Christianity, at least at these rarefied levels, turned into a kind of ironic burlesque. Pope Gregory VII’s rules about clerical celibacy became a joke, as lecherous priests became stock comic characters, the stars of countless ribald tales. We have an unusually complete picture of how the Church was seen during this period thanks to two uproariously entertaining books that were written in the second half of the fourteenth century. The Decameron by the Italian writer Giovanni Boccaccio and The Canterbury Tales by the Englishman Geoffrey Chaucer both present themselves under the guise of stories swapped by passing groups of travelers, and probably really did have their origin in the oral yarns the common people told one another around hearth fires and campfires at a time when books were bespoke objets d’art and the vast majority of the population was illiterate anyway. Their earthy humanity makes a welcome contrast to the solemn prudery of Roland and Arthur; tellingly, both were written in the vernacular of the people rather than the lofty language of Latin.
Nunneries, which had become places for parents to quietly dispose of daughters whose dowries they couldn’t afford or who had disgraced themselves with premarital liaisons, were another constant source of hilarity. Boccaccio, for example, tells of a young man who falls for a nun in the local convent, and finds his interest is reciprocated: “Their desire for one another being equally acute, the young man thought of a way for him and his nun to foregather in secret, and with her willing consent he visited her not only once but over and over again, to their intense and mutual delight.” Unfortunately, they are a bit too vocal in their revels one evening, and attract the attention of some of the other nuns. After espying the couple’s exertions through the keyhole of the door, these other nuns run to fetch the abbess of their convent.
But as they knock on her door the abbess is in the midst of a frolic of her own, with a local priest. Panicking, she grabs the priest’s trousers in the dark and puts them on her head in lieu of the coif she was looking for. She answers her door while the priest hides under her bed, and she and the other nuns then proceed to burst into their holy sister’s room and drive out her energetic young beau. Now the abbess commences giving the girl a right proper tongue-lashing, while the recipient of her ire is scrambling to pull on her own habit and make herself decent. But the girl soon notices that something is amiss with the abbess’s garb as well.
Realizing what the abbess had been up to, she took heart and said, “By the grace of God, Mother Abbess, tie up your bonnet, and then you may say whatever you like to me.”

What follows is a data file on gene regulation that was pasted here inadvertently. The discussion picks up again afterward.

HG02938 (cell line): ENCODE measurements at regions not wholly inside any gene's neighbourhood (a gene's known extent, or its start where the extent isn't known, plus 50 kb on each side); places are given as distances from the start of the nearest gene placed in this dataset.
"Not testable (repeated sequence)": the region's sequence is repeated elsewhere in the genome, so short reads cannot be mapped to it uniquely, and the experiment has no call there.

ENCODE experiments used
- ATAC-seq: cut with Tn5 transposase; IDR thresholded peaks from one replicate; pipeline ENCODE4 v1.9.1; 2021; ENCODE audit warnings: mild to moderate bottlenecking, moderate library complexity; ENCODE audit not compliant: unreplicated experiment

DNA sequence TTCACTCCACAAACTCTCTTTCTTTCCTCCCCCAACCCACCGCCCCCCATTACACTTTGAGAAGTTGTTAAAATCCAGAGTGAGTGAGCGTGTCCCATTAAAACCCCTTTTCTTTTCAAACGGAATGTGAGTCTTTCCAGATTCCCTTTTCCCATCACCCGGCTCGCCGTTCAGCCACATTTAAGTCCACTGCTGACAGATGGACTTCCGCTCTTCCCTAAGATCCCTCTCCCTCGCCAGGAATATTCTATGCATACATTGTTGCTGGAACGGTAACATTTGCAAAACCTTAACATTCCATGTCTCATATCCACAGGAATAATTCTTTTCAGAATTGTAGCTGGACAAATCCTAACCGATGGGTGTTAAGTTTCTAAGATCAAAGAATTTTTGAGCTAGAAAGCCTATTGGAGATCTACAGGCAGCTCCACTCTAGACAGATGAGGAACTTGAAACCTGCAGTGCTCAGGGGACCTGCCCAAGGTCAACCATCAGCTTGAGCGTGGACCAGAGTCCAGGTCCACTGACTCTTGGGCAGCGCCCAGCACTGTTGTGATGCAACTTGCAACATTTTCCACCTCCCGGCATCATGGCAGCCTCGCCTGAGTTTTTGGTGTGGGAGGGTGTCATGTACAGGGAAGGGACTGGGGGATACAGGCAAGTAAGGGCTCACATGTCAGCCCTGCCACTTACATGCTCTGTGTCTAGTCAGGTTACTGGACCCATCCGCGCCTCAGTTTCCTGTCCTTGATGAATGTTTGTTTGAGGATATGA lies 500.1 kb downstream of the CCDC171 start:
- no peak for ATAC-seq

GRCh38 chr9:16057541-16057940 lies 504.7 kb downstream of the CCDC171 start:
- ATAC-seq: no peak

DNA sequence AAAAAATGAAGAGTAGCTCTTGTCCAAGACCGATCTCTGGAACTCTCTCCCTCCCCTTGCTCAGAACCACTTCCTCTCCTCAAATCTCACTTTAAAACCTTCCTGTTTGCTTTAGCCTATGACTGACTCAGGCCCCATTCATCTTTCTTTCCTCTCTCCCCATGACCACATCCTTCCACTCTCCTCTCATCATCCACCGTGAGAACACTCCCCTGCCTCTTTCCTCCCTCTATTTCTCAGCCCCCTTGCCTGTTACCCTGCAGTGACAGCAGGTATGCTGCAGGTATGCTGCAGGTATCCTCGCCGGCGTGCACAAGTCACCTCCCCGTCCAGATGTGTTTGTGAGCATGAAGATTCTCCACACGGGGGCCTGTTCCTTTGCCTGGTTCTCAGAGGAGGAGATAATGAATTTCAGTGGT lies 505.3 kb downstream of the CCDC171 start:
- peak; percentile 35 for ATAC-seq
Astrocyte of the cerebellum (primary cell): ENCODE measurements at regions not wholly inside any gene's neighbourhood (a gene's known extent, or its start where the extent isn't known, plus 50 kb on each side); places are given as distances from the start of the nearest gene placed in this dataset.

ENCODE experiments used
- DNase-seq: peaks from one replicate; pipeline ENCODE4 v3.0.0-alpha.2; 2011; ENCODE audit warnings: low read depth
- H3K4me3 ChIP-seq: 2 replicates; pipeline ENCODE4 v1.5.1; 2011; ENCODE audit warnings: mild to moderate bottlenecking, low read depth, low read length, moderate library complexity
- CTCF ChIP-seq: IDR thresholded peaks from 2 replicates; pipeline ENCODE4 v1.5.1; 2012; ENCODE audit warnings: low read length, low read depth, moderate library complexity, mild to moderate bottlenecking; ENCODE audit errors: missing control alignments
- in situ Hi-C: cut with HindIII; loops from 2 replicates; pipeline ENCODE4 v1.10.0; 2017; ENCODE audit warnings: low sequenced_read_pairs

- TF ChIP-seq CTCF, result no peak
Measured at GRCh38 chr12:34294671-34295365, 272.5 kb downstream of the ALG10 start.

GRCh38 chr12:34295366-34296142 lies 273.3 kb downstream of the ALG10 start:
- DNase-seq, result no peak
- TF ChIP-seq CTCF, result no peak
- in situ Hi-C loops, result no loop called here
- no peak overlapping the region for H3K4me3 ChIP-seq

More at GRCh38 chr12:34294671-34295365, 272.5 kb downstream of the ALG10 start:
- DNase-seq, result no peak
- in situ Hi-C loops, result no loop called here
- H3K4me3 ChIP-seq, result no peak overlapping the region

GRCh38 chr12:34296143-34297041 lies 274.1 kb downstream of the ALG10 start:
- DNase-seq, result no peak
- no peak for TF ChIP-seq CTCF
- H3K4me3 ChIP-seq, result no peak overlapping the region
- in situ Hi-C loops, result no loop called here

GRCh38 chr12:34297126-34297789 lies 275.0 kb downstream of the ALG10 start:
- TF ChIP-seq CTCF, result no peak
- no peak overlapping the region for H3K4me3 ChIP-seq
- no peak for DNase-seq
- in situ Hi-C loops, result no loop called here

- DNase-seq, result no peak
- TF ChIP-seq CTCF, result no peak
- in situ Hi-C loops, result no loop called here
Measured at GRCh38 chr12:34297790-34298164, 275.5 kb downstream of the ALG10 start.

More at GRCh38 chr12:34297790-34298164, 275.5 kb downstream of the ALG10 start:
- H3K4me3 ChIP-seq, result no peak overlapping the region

The abbess, having no idea what she meant by this, said to her, “What bonnet, you little whore? Are you going to have the effrontery to stand there making witty remarks? Do you think it funny to have behaved in this disgraceful manner?”
And so, for a second time, the girl said, “I would ask you once again, Mother Abbess, to tie up your bonnet, and then you may address me whatever way you please.”
Accordingly, several of the nuns looked at the abbess, and the abbess likewise raised her hands to the sides of her head, so that they all saw what [the young nun] was driving at. Whereupon the abbess, recognizing she was equally culpable and that there was no way of concealing the fact from all the nuns, who were gazing at her with their eyes popping out of their heads, changed her tune and began to take a completely different line, arguing that it was impossible to defend oneself against the goadings of the flesh. And she told them that, provided the thing was discreetly arranged, as it had been in the past, they were all at liberty to enjoy themselves whenever they pleased…
Stories such as this are precious for the way they help to balance our view of the Middle Ages, showing that the wonderful human attribute of humor has always been around to skewer the pretentious and the hypocritical in high places. We can only wish we had more texts like these — more pictures of the real life of the people in place of the tedious doggerel that issued from the pens of Medieval monarchs and clergymen.
But, however much the peasantry laughed at the antics of promiscuous priests and nubile nuns, it would be a mistake to extrapolate from this that they didn’t believe in Jesus Christ, Heaven, or Hell. The same goes for the clergy. For every priest who got drunk on his village’s best ale every day and lent money to his flock at interest every evening, there were at least two others who endeavored earnestly and devotedly to be a good and humble shepherd of Christ. These were as appalled as anyone by what they saw going on in Avignon. A treatise by the bishop of Mende, a town in southern France not far at all from the new seat of the papacy, is a cry of despair.